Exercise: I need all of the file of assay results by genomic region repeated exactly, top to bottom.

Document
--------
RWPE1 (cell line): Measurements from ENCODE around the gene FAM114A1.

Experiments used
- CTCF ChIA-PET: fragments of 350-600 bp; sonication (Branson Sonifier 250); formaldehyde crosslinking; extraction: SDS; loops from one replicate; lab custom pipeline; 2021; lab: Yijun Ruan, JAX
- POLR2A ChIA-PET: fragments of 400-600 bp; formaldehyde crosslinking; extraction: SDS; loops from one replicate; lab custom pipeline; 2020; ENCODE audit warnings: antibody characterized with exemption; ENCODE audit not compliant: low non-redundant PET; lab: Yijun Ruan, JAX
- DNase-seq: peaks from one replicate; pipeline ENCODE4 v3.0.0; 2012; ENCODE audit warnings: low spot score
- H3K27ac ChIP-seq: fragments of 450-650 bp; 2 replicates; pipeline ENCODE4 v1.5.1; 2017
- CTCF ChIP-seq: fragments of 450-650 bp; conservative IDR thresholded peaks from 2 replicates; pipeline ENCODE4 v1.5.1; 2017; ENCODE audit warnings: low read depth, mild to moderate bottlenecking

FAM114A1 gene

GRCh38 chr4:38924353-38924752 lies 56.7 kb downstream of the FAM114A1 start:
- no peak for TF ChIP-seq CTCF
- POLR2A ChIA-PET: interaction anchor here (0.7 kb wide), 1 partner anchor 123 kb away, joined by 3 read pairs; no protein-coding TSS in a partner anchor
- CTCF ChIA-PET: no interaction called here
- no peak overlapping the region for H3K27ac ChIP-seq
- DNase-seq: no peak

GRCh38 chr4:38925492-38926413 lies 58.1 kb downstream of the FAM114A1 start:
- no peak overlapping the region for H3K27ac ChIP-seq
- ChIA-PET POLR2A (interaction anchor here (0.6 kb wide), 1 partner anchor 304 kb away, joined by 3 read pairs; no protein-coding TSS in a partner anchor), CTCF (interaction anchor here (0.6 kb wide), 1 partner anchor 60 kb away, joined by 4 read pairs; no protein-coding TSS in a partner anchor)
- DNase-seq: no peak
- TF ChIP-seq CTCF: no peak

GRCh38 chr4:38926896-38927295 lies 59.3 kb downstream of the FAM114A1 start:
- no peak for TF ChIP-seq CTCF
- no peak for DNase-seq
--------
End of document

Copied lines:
RWPE1 (cell line): Measurements from ENCODE around the gene FAM114A1.

Experiments used
- CTCF ChIA-PET: fragments of 350-600 bp; sonication (Branson Sonifier 250); formaldehyde crosslinking; extraction: SDS; loops from one replicate; lab custom pipeline; 2021; lab: Yijun Ruan, JAX
- POLR2A ChIA-PET: fragments of 400-600 bp; formaldehyde crosslinking; extraction: SDS; loops from one replicate; lab custom pipeline; 2020; ENCODE audit warnings: antibody characterized with exemption; ENCODE audit not compliant: low non-redundant PET; lab: Yijun Ruan, JAX
- DNase-seq: peaks from one replicate; pipeline ENCODE4 v3.0.0; 2012; ENCODE audit warnings: low spot score
- H3K27ac ChIP-seq: fragments of 450-650 bp; 2 replicates; pipeline ENCODE4 v1.5.1; 2017
- CTCF ChIP-seq: fragments of 450-650 bp; conservative IDR thresholded peaks from 2 replicates; pipeline ENCODE4 v1.5.1; 2017; ENCODE audit warnings: low read depth, mild to moderate bottlenecking

FAM114A1 gene

GRCh38 chr4:38924353-38924752 lies 56.7 kb downstream of the FAM114A1 start:
- no peak for TF ChIP-seq CTCF
- POLR2A ChIA-PET: interaction anchor here (0.7 kb wide), 1 partner anchor 123 kb away, joined by 3 read pairs; no protein-coding TSS in a partner anchor
- CTCF ChIA-PET: no interaction called here
- no peak overlapping the region for H3K27ac ChIP-seq
- DNase-seq: no peak

GRCh38 chr4:38925492-38926413 lies 58.1 kb downstream of the FAM114A1 start:
- no peak overlapping the region for H3K27ac ChIP-seq
- ChIA-PET POLR2A (interaction anchor here (0.6 kb wide), 1 partner anchor 304 kb away, joined by 3 read pairs; no protein-coding TSS in a partner anchor), CTCF (interaction anchor here (0.6 kb wide), 1 partner anchor 60 kb away, joined by 4 read pairs; no protein-coding TSS in a partner anchor)
- DNase-seq: no peak
- TF ChIP-seq CTCF: no peak

GRCh38 chr4:38926896-38927295 lies 59.3 kb downstream of the FAM114A1 start:
- no peak for TF ChIP-seq CTCF
- no peak for DNase-seq